What is Honeybush Tea?

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Herbal teas are grown and produced all over the world. Throughout history, they were often relied upon as remedies for a number of ailments. In fact, the first recorded herbal brew dates back to 2737 BC in China. Made by steeping edible plant parts with hot water, the number of possible combinations and types of herbal teas is almost uncountable.

Generally speaking, herbal teas are naturally caffeine-free. Some of the ingredients used to make them include herbs, spices, fresh or dried flowers, seeds, stems, fruit, bark, and roots. One type of herbal tea, or tisane, that was a well-kept secret until recently is honeybush tea. Best known for its taste and potential health benefits, this tisane comes from a plant that grows mainly in the wild. Notably, honeybush tea gets its name from the sweet-smelling flowers the plant produces.

Plant Specifics

Honeybush tea is made from the dried leaves of Cyclopia, a flowering plant that is native to South Africa. With over 20 different species of this type of plant, only a handful are used for commercial tea production. Out of all the species, this particular tisane usually comes from a mixture of C. intermedia, C. subternata, and C. sessiliflora.

Generally speaking, the Cyclopia plant can grow up to ten feet tall and produces aromatic light-yellow flowers. The flowers smell sweet, like honey. Although honeybush tea is made from the leaves, it is named after the delectable smelling blossoms.


It is believed that the indigenous people living in the Western Cape of Africa were the first to brew this tisane for medicinal purposes. The first recorded discovery of the honeybush was in 1705, and the first documented use, which was by colonists living at the Cape, was in 1830. The colonists, like the indigenous people, used honeybush tea as remedies for ailments.

Honeybush tea wasn’t commercialized and experienced by other parts of the world until the 1990s. It became popular due to a sudden interest by scientists who wanted to know how to cultivate the plant to establish plantations. The first official harvest for commercial profit took place in 1996 and local farmers started their own small-scale production of this herbal tea two years later.

Brewing Instructions

Available both loose and in tea bags, this tisane is easy to brew at home and requires only a few items. For this recipe, it is recommended that you use 1 tsp (or 1 tea bag) for every 8 oz of water. On top of measuring out the ingredients, you will also need to gather a pot or kettle to boil the water, a teapot to steep the tea, cups to drink the tea out of, and a strainer to catch the leaves (if you are not using a tea bag).

  1. Bring your measured amount of water to a boil. For the best results, it is suggested that spring water be used.
  2. While the water is coming to a boil, place the correct amount of tea leaves into the teapot.
  3. Once the water starts to boil, pour it into the teapot and cover it with the lid. Allow the leaves to steep for 3 to 8 minutes.
  4. Strain out the leaves and pour the tea into the cups.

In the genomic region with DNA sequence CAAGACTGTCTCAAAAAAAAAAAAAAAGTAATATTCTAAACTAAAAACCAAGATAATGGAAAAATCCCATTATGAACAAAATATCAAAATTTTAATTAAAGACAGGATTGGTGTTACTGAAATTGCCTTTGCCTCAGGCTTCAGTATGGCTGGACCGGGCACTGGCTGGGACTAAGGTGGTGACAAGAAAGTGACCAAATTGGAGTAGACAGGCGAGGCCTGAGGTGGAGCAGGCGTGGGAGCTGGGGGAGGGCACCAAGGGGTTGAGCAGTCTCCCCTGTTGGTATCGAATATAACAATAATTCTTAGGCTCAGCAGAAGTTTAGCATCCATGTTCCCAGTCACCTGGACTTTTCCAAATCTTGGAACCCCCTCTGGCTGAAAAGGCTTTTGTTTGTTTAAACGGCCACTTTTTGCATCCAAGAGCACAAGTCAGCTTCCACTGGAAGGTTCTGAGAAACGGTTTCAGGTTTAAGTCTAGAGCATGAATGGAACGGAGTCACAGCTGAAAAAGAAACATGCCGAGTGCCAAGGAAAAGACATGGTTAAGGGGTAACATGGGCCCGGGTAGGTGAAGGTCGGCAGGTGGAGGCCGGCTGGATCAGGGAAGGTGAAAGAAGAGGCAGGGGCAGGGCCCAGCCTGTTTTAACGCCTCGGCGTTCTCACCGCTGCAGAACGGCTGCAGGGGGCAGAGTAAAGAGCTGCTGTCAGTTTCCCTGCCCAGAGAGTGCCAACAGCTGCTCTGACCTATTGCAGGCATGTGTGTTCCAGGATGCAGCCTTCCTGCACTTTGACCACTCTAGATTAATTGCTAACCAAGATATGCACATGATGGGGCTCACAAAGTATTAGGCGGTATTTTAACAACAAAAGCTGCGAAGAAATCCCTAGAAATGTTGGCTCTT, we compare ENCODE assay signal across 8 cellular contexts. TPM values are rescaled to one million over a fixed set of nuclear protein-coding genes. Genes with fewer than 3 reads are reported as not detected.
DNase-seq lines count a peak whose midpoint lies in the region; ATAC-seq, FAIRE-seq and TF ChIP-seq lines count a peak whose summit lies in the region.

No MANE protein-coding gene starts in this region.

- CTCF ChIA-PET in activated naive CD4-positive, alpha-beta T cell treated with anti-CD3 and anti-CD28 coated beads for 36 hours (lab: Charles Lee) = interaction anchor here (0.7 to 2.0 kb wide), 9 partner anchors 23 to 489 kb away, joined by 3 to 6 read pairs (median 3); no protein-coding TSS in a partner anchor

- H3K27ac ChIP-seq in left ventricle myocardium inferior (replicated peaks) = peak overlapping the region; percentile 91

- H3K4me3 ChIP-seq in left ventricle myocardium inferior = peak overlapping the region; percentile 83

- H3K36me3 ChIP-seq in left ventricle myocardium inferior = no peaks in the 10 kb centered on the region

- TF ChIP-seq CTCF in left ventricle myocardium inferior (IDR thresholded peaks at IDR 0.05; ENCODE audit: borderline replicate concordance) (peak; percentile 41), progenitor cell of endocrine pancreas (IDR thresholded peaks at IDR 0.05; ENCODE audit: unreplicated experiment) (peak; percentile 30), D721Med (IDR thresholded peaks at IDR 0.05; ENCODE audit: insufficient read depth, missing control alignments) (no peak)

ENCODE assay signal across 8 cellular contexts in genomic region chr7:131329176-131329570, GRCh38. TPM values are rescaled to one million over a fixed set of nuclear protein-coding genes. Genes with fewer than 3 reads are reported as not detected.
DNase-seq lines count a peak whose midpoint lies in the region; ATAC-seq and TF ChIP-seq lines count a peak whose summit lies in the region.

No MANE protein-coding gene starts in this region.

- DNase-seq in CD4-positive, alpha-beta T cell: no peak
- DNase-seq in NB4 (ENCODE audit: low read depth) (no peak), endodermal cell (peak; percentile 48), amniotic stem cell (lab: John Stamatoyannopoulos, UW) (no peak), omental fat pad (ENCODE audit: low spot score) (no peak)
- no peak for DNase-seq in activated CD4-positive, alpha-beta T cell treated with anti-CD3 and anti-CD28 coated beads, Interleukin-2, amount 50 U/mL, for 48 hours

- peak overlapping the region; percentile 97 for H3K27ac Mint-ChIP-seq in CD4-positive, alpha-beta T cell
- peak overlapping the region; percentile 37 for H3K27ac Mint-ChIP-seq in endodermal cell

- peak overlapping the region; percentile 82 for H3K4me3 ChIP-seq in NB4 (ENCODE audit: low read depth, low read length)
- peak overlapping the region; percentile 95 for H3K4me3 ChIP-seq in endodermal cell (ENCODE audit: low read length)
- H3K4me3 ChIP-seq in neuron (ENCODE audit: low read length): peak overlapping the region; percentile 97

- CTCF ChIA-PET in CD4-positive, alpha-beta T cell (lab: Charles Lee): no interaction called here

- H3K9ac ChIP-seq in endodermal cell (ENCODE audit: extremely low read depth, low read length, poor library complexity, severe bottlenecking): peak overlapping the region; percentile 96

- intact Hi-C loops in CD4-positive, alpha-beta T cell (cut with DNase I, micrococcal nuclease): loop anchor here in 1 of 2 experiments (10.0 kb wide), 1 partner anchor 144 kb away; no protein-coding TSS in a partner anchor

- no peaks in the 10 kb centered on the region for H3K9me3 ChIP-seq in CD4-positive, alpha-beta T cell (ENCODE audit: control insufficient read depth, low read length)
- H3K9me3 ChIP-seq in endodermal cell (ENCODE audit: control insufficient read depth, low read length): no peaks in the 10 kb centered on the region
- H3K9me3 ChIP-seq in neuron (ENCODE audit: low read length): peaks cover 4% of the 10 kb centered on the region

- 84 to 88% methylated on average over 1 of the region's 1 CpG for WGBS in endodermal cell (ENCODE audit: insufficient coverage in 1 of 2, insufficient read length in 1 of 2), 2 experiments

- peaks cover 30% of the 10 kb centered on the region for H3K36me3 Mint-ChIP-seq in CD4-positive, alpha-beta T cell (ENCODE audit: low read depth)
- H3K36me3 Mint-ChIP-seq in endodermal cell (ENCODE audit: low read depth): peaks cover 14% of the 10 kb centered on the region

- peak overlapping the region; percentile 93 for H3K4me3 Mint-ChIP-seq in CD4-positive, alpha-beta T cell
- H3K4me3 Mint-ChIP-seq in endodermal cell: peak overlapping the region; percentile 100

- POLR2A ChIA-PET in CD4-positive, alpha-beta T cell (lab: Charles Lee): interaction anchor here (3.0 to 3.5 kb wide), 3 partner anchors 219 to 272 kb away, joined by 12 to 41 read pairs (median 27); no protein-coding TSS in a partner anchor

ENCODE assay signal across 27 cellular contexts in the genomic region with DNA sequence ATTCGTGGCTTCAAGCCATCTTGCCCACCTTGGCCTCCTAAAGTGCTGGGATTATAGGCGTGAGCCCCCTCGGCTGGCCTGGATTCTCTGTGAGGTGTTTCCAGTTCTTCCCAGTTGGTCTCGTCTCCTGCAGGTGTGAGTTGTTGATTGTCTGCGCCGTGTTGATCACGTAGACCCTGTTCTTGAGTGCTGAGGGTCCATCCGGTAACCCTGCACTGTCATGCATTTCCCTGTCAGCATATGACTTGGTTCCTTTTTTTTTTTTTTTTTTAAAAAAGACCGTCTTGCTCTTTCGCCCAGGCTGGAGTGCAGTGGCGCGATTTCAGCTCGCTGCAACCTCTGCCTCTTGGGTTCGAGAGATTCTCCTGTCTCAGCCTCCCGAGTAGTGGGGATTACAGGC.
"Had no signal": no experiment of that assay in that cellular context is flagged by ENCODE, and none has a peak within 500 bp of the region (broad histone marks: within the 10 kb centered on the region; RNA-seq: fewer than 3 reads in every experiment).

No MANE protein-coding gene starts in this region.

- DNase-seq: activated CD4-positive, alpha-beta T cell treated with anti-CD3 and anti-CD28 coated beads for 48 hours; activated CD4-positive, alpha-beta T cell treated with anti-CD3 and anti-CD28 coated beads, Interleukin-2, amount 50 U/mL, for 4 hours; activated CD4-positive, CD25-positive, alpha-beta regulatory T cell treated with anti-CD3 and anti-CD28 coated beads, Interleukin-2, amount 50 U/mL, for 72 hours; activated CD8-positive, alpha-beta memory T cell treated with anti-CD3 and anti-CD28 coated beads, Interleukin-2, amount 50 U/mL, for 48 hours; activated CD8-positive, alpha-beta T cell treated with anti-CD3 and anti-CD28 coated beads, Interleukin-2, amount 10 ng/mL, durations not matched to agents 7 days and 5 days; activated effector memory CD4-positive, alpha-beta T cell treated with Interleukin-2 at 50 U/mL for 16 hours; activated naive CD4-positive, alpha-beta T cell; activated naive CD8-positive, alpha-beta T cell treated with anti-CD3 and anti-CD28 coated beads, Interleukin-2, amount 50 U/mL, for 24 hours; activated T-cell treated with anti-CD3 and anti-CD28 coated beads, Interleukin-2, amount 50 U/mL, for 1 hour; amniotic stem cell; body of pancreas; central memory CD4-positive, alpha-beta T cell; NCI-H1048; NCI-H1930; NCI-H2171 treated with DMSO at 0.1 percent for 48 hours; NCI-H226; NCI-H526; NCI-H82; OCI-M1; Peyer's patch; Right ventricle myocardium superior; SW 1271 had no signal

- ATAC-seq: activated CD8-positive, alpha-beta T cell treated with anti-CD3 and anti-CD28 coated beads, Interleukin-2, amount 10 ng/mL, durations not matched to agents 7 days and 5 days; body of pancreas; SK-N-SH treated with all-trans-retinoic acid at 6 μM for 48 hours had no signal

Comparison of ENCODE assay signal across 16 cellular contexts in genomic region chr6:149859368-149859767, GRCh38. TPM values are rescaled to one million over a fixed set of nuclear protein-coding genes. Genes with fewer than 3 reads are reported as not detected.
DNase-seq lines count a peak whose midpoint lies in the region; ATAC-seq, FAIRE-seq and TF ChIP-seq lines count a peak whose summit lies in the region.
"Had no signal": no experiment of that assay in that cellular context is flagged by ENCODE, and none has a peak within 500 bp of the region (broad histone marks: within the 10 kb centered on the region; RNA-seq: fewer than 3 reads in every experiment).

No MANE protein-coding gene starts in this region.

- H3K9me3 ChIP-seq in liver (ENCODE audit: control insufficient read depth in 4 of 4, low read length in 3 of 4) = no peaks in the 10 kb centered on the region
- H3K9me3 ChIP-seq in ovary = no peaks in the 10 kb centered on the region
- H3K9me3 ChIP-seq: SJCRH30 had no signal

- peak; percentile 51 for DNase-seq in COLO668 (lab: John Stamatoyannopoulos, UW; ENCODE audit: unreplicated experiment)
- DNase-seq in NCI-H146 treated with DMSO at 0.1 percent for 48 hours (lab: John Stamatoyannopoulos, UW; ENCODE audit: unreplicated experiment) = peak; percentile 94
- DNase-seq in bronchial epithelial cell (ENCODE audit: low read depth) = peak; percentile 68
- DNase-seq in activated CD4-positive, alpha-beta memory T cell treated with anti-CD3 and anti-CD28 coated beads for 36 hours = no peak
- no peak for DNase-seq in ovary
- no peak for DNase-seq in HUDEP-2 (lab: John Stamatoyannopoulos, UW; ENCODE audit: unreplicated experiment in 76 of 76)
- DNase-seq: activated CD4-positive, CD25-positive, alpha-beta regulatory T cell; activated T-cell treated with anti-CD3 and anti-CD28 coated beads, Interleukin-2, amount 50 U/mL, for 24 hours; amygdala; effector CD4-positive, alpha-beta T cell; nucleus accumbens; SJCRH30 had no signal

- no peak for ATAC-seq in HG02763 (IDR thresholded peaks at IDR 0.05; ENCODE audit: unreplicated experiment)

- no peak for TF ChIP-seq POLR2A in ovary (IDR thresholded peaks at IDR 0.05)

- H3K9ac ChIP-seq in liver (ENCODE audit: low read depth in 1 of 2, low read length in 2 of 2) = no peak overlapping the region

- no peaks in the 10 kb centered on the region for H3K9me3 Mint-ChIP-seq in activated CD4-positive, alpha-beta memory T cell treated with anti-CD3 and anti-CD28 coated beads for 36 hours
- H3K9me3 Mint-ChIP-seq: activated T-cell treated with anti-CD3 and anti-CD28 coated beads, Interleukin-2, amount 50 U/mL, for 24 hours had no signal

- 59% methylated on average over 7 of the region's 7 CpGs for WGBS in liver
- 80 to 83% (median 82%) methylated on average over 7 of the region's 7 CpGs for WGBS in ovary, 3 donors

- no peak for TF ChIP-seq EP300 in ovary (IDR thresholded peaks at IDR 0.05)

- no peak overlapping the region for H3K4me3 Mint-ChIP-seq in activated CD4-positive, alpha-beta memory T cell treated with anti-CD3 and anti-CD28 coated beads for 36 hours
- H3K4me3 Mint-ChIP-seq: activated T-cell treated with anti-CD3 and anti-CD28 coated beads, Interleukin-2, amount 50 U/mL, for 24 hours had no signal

Although it takes a lot more time, a cold brew can also be done if you want to enjoy a chilled and refreshing glass of honeybush tea. To do this, you will need a pitcher, 12 hours, and some sunlight.

  1. Fill the pitcher with the recommended amount of water and the corresponding ratio of leaves.
  2. Allow the mixture to sit in the sun for two hours. Then, cover it and place the pitcher into the refrigerator for ten hours.
  3. Before enjoying this tea, strain out the leaves. Pour the tea into a glass filled with ice and enjoy!


If you like a stronger brew, the leaves can also be left in longer to help the flavor develop. Unlike traditional teas, which can end up developing a bitter taste if the leaves are steeped too long, honeybush tea’s flavor will only strengthen.

If you like additives in your tisane, honeybush tea pairs well with milk, cinnamon, and vanilla. Since it is naturally subtly sweet, it does not need any extra sugar. If you prefer a sweeter drink, however, you can add honey, maple syrup, stevia, or white sugar.

Looks, Smell, & Taste

When brewed, this tisane is golden amber in color. The aroma is often described as being warm and woody with subtle notes of fruit and tobacco. Its taste, on the other hand, is categorized as floral, lightly toasty, and subtly sweet like honey.

Nutritional Values

A serving of honeybush tea, one 8 fl oz glass, has zero calories, fats, carbs, proteins, and sugars. It’s also naturally caffeine-free, which makes it an excellent beverage for people who monitor their caffeine intake. This makes it a great nighttime beverage since it won’t keep you up at night like traditional teas will.

Potential Benefits

Despite the lack of scientific proof, honeybush tea has been used for years to help with common colds, menopause symptoms, and to aid digestion. Herbalists also consider it to be potentially beneficial for:

  • Managing diabetes
  • Increasing good cholesterol
  • Suppressing coughs
  • Improving skin elasticity

Honeybush Tea

This herbal tea, native to South Africa, has been enjoyed for a long time by the indigenous people, colonists, and locals in the region. It wasn’t until much later, during the 1990s, that this tisane started to become commercialized and available to other parts of the world.

Best known for its honey-like taste and potential benefits, honeybush tea is gaining in popularity. Available both loose and in tea bags, it is easy to brew at home and can be enjoyed hot and cold. Since it is caffeine-free, it makes for a great beverage that can be enjoyed during any part of the day. If you love the taste of honey and are looking for herbal teas to experience, honeybush tea will not disappoint!